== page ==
In the quest for smarter and safer transportation networks, automakers have been working on communication systems that use wireless technologies to share information between vehicles and infrastructure, such as traffic lights, road works, intersections and stop signs. The potential applications of these vehicle-to-vehicle (V2V) and vehicle-to-infrastructure (V2I) systems are constantly being expanded, and while GM has been working to bring cyclists and pedestrians into the mix, a team from La Trobe University in Melbourne, Australia, is looking to improve safety at railway crossings by developing a system that enables communication between trains and road vehicles.
According to the Australian Transport Safety Bureau (ATSB), there were over 630 collisions at railway crossings in Australia between 2001 and 2009. While active warning system, such as boom gates, flashing lights or barriers, can help cut the incidence of accidents, they are expensive to deploy and maintain. While being cheaper, passive signs are much less effective, particularly when poor visibility and driver fatigue is involved.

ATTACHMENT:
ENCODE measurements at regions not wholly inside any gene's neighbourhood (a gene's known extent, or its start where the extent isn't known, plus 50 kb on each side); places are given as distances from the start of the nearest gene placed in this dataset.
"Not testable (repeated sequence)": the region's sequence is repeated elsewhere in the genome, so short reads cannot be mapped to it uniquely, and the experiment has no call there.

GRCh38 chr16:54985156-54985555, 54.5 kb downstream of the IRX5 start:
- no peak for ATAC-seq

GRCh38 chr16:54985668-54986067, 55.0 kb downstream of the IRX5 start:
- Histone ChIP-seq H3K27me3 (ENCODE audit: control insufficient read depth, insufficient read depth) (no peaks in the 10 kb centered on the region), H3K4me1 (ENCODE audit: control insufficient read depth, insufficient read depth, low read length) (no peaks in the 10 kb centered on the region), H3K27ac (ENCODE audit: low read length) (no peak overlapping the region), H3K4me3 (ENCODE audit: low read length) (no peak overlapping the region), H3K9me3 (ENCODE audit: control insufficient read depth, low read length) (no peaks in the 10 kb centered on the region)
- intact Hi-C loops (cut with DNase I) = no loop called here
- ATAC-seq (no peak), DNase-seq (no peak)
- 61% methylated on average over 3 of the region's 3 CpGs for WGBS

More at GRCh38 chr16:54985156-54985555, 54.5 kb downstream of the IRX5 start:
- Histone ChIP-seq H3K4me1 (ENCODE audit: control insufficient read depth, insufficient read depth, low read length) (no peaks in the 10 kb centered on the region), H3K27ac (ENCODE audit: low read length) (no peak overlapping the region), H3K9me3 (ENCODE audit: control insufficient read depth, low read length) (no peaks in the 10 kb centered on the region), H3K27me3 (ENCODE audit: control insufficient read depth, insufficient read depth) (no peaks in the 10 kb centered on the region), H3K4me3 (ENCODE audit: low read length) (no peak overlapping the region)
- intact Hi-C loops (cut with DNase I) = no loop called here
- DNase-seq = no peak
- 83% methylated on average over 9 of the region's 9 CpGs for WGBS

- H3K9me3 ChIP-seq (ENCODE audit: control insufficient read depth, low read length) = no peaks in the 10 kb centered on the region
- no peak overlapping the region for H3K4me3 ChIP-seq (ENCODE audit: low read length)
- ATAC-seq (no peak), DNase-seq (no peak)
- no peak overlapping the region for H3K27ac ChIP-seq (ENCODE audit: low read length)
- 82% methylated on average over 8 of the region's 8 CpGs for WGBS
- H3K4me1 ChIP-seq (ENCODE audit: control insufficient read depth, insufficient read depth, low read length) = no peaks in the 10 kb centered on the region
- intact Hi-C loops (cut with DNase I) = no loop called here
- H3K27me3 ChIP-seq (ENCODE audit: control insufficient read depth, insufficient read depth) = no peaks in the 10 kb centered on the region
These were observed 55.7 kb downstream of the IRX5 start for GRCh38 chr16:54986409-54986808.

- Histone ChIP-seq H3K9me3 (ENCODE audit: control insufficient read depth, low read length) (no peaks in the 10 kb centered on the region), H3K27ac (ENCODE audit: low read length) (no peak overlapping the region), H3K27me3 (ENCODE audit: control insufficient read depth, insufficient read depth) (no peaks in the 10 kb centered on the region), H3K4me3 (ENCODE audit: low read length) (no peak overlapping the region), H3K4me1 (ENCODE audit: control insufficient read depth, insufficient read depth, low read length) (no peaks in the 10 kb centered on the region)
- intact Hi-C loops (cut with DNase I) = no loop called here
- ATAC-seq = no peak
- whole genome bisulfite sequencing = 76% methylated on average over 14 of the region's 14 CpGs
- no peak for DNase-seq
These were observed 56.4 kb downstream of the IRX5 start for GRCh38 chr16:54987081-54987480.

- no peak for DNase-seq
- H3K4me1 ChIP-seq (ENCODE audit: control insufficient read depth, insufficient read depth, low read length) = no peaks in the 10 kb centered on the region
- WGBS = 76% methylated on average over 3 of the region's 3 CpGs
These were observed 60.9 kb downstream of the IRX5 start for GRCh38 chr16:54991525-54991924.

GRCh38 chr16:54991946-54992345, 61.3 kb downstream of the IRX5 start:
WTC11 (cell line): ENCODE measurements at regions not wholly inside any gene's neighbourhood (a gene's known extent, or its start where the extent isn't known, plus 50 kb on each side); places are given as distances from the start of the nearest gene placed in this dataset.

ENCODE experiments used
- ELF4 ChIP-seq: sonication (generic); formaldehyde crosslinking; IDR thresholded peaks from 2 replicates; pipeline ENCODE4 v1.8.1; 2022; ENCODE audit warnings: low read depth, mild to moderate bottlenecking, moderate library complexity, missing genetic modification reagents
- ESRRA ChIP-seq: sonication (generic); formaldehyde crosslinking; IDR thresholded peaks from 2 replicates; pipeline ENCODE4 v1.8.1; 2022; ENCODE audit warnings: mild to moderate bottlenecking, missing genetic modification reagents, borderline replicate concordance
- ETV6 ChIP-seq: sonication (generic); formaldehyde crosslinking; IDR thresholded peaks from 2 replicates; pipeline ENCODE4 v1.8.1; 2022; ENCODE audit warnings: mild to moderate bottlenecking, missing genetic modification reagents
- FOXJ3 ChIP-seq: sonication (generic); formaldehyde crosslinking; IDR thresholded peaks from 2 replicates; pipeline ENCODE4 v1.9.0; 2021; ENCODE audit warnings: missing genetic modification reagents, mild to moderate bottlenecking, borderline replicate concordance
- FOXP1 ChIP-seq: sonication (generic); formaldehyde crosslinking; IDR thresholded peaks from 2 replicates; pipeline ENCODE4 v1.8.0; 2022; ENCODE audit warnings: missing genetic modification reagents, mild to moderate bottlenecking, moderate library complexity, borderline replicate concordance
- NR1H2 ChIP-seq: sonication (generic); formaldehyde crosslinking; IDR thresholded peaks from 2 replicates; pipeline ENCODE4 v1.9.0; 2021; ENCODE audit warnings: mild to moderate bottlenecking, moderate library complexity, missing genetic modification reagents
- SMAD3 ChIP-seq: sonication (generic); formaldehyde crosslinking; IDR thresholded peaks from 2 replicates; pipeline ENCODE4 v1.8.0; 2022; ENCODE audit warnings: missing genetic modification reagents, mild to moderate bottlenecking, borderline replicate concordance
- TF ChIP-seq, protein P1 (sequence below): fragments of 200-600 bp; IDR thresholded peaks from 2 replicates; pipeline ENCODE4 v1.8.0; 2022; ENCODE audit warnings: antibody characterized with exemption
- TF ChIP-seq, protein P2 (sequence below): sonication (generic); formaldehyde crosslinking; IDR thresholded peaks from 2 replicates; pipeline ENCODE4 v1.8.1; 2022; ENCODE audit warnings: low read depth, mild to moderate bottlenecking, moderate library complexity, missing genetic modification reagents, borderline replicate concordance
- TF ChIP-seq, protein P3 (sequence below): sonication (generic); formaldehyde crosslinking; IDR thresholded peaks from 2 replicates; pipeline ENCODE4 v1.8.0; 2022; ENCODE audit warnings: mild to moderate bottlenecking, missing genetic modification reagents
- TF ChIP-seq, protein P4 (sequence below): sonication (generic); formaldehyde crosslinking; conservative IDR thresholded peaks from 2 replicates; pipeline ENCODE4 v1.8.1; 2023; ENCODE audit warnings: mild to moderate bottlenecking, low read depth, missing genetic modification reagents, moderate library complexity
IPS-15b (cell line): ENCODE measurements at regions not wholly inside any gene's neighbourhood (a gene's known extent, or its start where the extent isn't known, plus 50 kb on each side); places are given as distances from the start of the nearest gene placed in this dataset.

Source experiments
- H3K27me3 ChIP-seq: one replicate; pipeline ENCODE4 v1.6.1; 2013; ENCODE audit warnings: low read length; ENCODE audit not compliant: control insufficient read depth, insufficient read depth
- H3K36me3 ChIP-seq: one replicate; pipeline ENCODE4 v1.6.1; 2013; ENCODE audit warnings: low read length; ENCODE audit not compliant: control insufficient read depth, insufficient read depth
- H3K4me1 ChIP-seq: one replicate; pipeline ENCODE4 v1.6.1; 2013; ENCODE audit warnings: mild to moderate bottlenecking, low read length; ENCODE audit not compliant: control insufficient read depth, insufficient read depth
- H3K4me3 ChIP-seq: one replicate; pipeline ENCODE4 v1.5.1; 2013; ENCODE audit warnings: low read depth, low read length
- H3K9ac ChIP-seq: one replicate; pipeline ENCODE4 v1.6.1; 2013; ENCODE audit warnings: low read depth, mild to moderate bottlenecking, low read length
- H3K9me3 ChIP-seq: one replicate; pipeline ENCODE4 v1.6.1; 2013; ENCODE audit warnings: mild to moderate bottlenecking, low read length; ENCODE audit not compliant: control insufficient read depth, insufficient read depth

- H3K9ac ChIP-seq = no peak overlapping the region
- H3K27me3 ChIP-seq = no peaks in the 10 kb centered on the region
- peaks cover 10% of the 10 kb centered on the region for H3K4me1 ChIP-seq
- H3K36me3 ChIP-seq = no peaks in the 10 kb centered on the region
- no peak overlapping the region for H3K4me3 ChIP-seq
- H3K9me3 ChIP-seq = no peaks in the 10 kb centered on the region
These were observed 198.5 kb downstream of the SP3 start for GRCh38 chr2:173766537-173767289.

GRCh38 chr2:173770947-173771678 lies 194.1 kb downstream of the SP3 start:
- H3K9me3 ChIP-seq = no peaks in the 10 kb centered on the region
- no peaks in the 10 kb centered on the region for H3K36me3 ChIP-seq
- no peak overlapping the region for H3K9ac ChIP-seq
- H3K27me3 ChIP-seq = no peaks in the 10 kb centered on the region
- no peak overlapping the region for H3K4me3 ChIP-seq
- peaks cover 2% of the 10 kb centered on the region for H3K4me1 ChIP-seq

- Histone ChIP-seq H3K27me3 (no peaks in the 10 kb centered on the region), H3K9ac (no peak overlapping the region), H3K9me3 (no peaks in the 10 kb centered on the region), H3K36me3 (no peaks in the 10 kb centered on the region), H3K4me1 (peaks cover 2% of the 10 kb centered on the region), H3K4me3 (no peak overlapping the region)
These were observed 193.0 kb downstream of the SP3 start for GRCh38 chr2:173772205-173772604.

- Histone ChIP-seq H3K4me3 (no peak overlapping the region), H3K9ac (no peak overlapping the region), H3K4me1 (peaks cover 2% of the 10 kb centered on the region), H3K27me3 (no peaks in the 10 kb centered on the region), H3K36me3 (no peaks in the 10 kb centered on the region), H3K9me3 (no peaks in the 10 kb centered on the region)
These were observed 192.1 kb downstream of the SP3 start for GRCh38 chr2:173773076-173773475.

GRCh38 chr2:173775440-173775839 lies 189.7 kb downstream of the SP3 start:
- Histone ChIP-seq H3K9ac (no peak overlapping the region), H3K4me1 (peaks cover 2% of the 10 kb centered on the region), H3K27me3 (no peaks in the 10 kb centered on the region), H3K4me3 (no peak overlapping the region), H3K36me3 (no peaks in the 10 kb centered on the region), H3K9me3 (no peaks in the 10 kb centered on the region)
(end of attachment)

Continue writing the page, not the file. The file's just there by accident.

A team at La Trobe University’s Centre for Technology Infusion (CTI) has developed an Intelligent Transport System (ITS) that uses GPS and Dedicated Short Range Communications (DSRC) wireless technology to establish a wireless connection between trains and vehicles approaching a railway crossing. The system is designed to detect the possibility of a collision and alert the driver with in-car audio-visual alerts that escalate in volume and intensity as the train gets closer to the crossing.
The team, which was a merit recipient in the Research & Development category at the Victorian finals of the 2013 iAwards, has been developing, testing and refining the system over the past three years. World first field trials at both regional and urban railway crossings have been conducted involving around 100 road and rail vehicles fitted with the technology.
Director of the CTI, Professor Jugdutt (Jack) Singh, says that results of the trials have “exceeded expectations,” and that intelligent transport technology systems like those his team has developed are expected to be available in new cars from next year. The system is expected to be an economical way to improve the safety of railway crossings, with the cost of rolling out the technology across the entire rail fleet in the state of Victoria estimated to be less than the cost of upgrading a single railway crossing with boom gates.
The La Trobe University team's ITS is detailed in the following video.
Source: La Trobe University CTI